For all these reasons, the general objective of this research is to study the psychometric functioning of FACES III using Item Response Theory (IRT). Specifically, (a) the degree of discrimination and difficulty of the FACES III items will be studied, and (b) the differential functioning of the items between students from Colombia and Chile will be evaluated.



The present study used an instrumental design since the psychometric performance of a measurement instrument was analyzed [25].


The study involved 518 physiotherapy and kinesiology students from universities in Colombia (Universidad Simón Bolívar) and Chile (Universidad de Atacama). Table 1 presents that the average age of participants living in Colombia is 20.1 (SD = 3.4) and that of participants in Chile is 21.8 (SD = 4.0). As indicated in the table, both countries comprise a higher proportion of women (Colombia = 84.1%; Chile = 53.4%) than that of men (Colombia = 15.9%; Chile = 46.6%). In addition, 63.1% are physiotherapy major, and 36.9% belong to the kinesiology major. Finally, both countries constitute students from different academic years.

Table 1 Demographic characteristics of the participants


Family cohesion and adaptability evaluation scale (FACES III)

The study used the version adapted to Spanish in Chile [19], comprising 20 items that measure two dimensions: cohesion (1, 4, 5, 8, 10, 11, 13, 15, 17, and 19)and adaptability (2, 3, 6, 7, 9, 12, 14, 16, 18, 20). The items present five response categories scored as follows: never (0), almost never (1), rarely (2), frequently (3), and almost always (4). The scale does not present inverse items; therefore, a higher score in each dimension indicates a higher level of cohesion or adaptability, as the case may be.


For the study, approval was obtained from the ethics committee of the Universidad de San Sebastián, Chile (Resolution N° 2/2015 and N° 83/ 2020), and the standards established in the Helsinki declaration were followed [26]. The data were obtained in November 2019, and the collection process was the same for both countries.

For data collection, non-probabilistic convenience sampling was used. A virtual form was applied in classrooms. In the online form, informed consent was presented first. Followed by the study objectives and contact information for the study coordinators. The students acquired access to FACES III questions only after providing informed consent. During the data collection process, data confidentiality and the opportunity to withdraw from the evaluation at any time were ensured.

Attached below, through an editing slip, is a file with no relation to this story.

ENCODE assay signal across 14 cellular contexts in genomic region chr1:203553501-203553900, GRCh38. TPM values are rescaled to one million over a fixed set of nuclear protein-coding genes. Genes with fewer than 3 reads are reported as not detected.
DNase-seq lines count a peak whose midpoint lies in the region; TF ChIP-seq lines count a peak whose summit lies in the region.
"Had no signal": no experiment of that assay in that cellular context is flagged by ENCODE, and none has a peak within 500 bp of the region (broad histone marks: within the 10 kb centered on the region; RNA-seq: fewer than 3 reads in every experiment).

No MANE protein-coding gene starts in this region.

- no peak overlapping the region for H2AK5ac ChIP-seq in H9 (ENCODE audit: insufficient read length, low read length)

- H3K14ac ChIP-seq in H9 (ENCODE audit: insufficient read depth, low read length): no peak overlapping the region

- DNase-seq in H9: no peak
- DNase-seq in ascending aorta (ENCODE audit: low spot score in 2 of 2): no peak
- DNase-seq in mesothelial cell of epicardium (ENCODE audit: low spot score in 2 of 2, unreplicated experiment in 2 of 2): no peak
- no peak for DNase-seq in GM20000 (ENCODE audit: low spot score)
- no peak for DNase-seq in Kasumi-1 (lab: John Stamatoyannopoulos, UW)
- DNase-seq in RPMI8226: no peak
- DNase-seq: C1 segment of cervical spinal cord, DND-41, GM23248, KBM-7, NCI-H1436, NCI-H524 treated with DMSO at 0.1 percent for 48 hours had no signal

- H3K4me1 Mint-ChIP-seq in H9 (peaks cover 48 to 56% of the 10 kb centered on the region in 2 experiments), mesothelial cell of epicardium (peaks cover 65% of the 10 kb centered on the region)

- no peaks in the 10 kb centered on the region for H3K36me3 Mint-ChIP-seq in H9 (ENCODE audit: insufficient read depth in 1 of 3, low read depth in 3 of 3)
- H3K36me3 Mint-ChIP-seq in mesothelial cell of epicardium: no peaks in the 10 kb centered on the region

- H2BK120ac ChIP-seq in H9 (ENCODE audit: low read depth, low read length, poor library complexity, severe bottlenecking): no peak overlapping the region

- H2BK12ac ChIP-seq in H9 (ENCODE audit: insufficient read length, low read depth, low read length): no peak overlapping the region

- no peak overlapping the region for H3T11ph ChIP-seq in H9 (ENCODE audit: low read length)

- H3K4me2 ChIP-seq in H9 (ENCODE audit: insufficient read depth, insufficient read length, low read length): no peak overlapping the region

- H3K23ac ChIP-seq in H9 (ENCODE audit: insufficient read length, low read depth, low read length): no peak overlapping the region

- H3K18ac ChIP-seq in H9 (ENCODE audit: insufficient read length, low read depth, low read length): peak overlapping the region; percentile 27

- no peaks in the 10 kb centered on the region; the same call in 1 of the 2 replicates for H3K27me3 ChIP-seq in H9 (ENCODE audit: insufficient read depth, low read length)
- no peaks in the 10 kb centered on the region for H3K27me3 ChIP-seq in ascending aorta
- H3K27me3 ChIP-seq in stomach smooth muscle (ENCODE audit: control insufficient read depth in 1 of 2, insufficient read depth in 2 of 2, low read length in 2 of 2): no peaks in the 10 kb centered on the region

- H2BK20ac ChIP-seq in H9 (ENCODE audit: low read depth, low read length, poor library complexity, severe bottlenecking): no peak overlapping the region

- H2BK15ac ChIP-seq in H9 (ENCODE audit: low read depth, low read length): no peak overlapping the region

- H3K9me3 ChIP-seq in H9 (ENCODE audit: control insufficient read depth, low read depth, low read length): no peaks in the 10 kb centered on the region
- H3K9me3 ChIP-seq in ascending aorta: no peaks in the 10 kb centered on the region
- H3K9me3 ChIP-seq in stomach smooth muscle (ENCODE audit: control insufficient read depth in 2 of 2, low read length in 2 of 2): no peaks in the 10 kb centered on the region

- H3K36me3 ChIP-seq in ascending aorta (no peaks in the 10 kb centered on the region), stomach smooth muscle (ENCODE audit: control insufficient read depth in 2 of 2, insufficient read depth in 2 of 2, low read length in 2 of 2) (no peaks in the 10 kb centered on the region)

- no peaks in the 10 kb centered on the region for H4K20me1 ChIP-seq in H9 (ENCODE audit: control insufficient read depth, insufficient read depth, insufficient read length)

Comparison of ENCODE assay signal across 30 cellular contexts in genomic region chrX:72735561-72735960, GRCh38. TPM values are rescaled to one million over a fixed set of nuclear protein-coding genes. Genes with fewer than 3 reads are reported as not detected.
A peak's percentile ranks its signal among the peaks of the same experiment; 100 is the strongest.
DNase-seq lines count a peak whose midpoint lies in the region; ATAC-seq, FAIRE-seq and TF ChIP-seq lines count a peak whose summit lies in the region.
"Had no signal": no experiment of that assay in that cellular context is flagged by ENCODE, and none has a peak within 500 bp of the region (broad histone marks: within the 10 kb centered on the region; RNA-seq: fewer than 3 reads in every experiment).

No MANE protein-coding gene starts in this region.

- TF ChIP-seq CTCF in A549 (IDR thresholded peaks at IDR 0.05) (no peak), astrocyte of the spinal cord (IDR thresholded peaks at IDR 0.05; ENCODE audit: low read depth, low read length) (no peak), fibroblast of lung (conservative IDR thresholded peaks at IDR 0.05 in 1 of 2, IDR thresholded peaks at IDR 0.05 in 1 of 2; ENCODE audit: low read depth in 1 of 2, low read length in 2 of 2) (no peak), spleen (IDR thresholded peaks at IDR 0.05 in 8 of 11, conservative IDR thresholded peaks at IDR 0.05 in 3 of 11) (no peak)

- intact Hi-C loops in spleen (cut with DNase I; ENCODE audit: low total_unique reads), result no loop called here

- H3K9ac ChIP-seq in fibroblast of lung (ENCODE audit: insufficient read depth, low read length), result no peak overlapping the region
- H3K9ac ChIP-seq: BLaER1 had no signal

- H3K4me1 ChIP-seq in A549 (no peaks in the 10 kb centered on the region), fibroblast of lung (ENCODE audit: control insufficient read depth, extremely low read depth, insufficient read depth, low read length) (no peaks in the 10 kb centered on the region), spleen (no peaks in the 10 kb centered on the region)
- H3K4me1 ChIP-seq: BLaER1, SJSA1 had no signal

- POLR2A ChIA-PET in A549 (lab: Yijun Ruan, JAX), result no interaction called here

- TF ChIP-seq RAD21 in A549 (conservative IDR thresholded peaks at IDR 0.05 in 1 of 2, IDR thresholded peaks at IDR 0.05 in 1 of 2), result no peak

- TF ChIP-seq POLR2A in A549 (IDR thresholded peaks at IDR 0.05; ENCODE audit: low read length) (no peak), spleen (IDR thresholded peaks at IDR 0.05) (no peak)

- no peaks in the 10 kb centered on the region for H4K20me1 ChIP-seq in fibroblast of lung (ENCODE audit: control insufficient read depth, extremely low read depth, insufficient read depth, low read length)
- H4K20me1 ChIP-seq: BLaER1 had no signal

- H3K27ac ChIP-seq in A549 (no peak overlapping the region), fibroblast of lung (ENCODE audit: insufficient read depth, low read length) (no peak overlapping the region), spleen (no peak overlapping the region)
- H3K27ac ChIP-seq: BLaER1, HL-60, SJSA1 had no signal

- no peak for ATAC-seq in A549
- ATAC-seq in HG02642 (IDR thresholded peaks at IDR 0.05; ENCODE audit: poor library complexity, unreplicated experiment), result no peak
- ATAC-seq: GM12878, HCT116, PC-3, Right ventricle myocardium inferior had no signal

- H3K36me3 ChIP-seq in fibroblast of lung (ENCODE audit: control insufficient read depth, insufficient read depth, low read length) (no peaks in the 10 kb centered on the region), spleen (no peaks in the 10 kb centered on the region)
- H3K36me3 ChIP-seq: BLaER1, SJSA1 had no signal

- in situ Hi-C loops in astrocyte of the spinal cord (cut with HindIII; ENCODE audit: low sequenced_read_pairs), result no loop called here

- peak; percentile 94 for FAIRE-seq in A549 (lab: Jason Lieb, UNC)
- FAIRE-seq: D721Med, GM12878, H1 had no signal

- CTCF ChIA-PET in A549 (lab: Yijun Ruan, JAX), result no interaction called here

Data analysis

First, compliance with the main assumptions of the IRT was evaluated. A separate graded response model (GRM) was fitted for each dimension of FACES III to meet the unidimensionality assumption. The G2 index [27], specifically Cramer’s V coefficient, which takes values between − 1 and 1, was used to evaluate the assumption of local independence of the items [28]. A large absolute value indicates a potential case of local dependence [29]. Compliance with the monotonicity assumption was also inspected using the raw residue plots [30].

A GRM [31], specifically an extension of the 2-parameter logistic model (2-PLM) for ordered polytomous items [32], was used to calculate the IRT models. The C2 test developed for ordinal items [33] was used to calculate the model fit. The following fit criteria were used: Root mean square error of approximation, RMSEA ≤ 0.06 [34] and Standardized root mean square residual, SRMSR ≤ 0.05 [35]. Comparative Fit Index (CFI) and Tucker-Lewis Index (TLI) values were also considered using the same fit criterion (≥ 0.95) employed in SEM models [36]. The generalized S-X2 index and its corresponding RMSEA were used as a measure of effect size to assess item fit [37].

In the GRM models, two types of parameters were calculated: discrimination (a) and difficulty (b). The discrimination parameter determines the slope at which item responses change as a function of the level in the latent trait. The item difficulty parameters determine how much of the latent trait the item requires to be answered. As the scale comprises five response categories, there are four difficulty calculations, one per threshold. The calculations for these four thresholds indicate the level of the latent variable at which an individual has a 50% chance of scoring at or above a particular response category. The following graphs representing item and test performance for each latent trait were also calculated: item characteristic curve (ICC), test characteristic curve (TCC), IIC, and TIC.

We used the likelihood ratio approach for ordinal items to assess differential item functioning (DIF) according to the participants’ country [29]. Under this approach, two models were calculated: (a) a no-DIF model, where all item parameters are invariant between groups, and (b) another DIF model, where item parameters can be unequal between groups. The no-DIF (reduced model) and DIF (full model) models were compared using the log-likelihood ratio test with the ANOVA function to test for possible differences in item parameters between groups. In this comparison, the null hypothesis establishes that there is no DIF, i.e., the parameters of the items are equal between countries. A p value < 0.05 was used to reject the null hypothesis.

The ‘mirt’ and ‘ltm’ packages [28, 38] were used to calculate the GRM models and DIF analysis. The RStudio environment [39] for R [40] was used in all cases.


Descriptive analysis of the items